Siblings Kaylie and Tim Russell hold a deep dark family secret. When they were children their mother was murdered by their father, in front of them, and then he killed himself. After spending an extensive amount of time in a mental institution Tim is ready to take on the world again, however sister Kaylie still has issues about their past. It is on this basis that Mike Flanagan builds his story which interweaves elements of the supernatural against the backdrop of sibling relationships. Kaylie blames a strange mirror for the deaths, spending her time researching the horrible history that hides behind what has now become known as the Lasser Glass; it would seem all of the previous owners succumbed to vile and unexplained deaths. Tim is not convinced, he feels that his sister needs to let go of their past. With Kaylie intent of proving the mystery of the Lasser Glass the two find themselves holed up in their family home with the mirror which may or may not hold a malignant force. As past memories resurface, and the two argue out their own version of events it would seem anything is possible. As the tension within the house builds to catastrophic proportions will the siblings find out the real truth behind their parent’s death?
Indie Director Mike Flanagan follows up his cult hit Absentia with Oculus- both films have seen audiences polarised in opinion. The concept for this feature length film came from an award winning short ‘Oculus : Chapter 3- The Man with a Plan’, produced in 2006 which featured a similar concept based around a single person narrative. Flanagan builds on these concepts in his script for Oculus to open up the playing field encompassing family relationships rather than the individual. In doing so the director shows a real flair for establishing a complex and interesting plot line from quite a simple underlying concept.
Flanagan drafts in Dr. Who star Karen Gillan as the headstrong Kaylie Russell. Gillan gives a convincing performance and makes for a strong lead despite her relatively young age, stealing the show from Brenton Thwaites as brother Tim. Thwaites is capable enough but Gillan outshines him in every scene; although this could be down to script rather than his acting ability and Tim generally seems like the weaker character. Annalise Basso leading as the young Kaylie again puts in a commendable performance, with younger brother Tim, played by Garrett Ryan being upstaged by his female counterpart. Less convincing is Rory Cochrane as father Alan Russell- who incidentally bears a peculiar resemblance to Brit actor and professional cockney Danny Dyer, a point which was distracting on a mild level. Russell fails to produce a strong level of menace throughout although does a reasonable enough job and given the strong performances of the lead this becomes a minor factor. Katee Sackhoff as mother Marie Russell fairs slightly better infusing some strong scenes with emotional intensity.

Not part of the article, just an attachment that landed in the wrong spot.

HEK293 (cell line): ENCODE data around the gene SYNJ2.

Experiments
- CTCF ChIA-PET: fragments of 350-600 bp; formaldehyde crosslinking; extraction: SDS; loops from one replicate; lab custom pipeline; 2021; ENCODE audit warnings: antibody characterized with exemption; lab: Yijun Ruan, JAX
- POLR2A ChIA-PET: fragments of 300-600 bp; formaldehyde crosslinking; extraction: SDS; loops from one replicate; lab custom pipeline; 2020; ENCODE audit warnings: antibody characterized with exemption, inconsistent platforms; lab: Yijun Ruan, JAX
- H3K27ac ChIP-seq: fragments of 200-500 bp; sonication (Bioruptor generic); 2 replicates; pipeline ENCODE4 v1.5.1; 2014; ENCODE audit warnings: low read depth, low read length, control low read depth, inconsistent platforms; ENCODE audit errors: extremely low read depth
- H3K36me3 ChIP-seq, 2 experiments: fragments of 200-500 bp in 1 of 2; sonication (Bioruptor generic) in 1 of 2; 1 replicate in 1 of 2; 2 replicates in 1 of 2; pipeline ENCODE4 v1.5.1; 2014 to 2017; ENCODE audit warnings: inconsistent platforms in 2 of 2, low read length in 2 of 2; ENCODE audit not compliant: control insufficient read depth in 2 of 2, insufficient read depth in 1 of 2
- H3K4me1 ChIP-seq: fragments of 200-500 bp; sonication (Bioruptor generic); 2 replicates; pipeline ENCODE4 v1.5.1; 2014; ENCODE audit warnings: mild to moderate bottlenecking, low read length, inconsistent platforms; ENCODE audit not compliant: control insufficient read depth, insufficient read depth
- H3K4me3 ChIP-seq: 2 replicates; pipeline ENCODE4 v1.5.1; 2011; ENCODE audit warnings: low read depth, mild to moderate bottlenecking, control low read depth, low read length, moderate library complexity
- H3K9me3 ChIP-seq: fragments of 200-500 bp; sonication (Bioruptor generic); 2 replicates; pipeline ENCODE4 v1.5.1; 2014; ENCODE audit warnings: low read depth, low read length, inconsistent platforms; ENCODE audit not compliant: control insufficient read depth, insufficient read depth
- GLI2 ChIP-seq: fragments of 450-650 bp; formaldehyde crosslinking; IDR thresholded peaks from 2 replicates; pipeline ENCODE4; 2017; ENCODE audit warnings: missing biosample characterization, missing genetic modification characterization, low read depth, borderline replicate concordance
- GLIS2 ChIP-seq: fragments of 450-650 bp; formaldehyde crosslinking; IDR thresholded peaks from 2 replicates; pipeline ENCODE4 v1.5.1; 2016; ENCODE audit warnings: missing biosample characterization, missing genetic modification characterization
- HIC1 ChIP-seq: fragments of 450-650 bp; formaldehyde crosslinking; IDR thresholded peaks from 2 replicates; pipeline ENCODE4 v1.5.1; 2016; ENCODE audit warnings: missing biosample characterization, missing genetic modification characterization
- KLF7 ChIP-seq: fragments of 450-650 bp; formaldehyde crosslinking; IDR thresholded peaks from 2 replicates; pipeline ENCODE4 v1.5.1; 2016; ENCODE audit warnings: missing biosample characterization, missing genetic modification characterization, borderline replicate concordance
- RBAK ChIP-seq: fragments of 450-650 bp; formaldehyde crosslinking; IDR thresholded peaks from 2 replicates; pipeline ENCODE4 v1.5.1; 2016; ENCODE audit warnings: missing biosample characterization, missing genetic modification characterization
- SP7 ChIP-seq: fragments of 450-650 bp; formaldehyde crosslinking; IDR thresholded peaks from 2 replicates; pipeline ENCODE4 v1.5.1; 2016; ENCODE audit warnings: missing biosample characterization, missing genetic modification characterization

Key to the success of Oculus is the fluid narrative which straddles two places in time. Sometimes those places intersect and blend into one. The brilliant editing skills Flanagan brings to the fore ensures the developing plot remains cohesive and structured. Flashbacks to the past mingle with current events in a clever construction, making for a disconcerting and often mind-bending watch. What lets the film down are two factors, the rumbling ever present ‘score’- do people not use music anymore?- which serves as a device to almost remind the audience to be scared, and some scattering of ropey CGI techniques in ghostly figures with shiny eyes. However given the limited locations- mainly events revolve around one house- and tiny cast involved, the production values exploit most factors to great effect; thus making the feature feel a lot bigger than it actually is. There are some interesting uses of lighting techniques as well to ensure a brooding atmosphere. While the star of the show, the mirror, has a striking design and serves well as an ominous presence.
Oculus is one of those films that will not impress everyone. If you look at the promotional trailer it becomes apparent that this film has been marketed as a jump scare/cattle prod offering- when in fact it is nothing of the sort and for those expecting such a film then disappointment will ensue. It would seem this film has divided opinion, with some loathing the lack of thrill scare tactics, while others have lapped up the cerebral and brooding approach to building the narrative. Oculus is slow building- although it does appear to start off in James Wan The Conjuring territory- but quickly moves to an entirely different method of constructing the scares. Using the clever plot device of past and present colliding, tension builds in the narrative- at times to almost stifling proportions- as the siblings unravel secrets from their past. As the truth becomes manipulated and no one can be sure what they are seeing is real the story becomes a hotbed of confusion, and dread. On this front while the film borrows in some part- owing a small debt to The Shining, with some obvious nods- it is also innovative and refreshing. As each revelation arrives new depth is given to the main storyline as it picks up momentum travelling to a crashing climax. Some may lack the patience for such a subtle pacing in the first third, while others may be put off by the perplexing nature of the plot; for this reviewer Oculus represented an all too rare opportunity for some thought provoking horror. The film is- if you let it- one of those films which can provoke further discussion, and a chance to really immerse yourself in the fantastical elements. Flanagan successfully breathes an omnipresent feeling of unease and atmosphere into his tale that makes for an enriching experience if you are willing to give it a chance.